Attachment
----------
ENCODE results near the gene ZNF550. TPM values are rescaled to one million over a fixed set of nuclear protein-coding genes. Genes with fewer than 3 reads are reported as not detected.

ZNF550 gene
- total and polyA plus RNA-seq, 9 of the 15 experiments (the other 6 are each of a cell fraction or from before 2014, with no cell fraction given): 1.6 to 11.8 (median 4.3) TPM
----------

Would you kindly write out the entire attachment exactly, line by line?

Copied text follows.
ENCODE results near the gene ZNF550. TPM values are rescaled to one million over a fixed set of nuclear protein-coding genes. Genes with fewer than 3 reads are reported as not detected.

ZNF550 gene
- total and polyA plus RNA-seq, 9 of the 15 experiments (the other 6 are each of a cell fraction or from before 2014, with no cell fraction given): 1.6 to 11.8 (median 4.3) TPM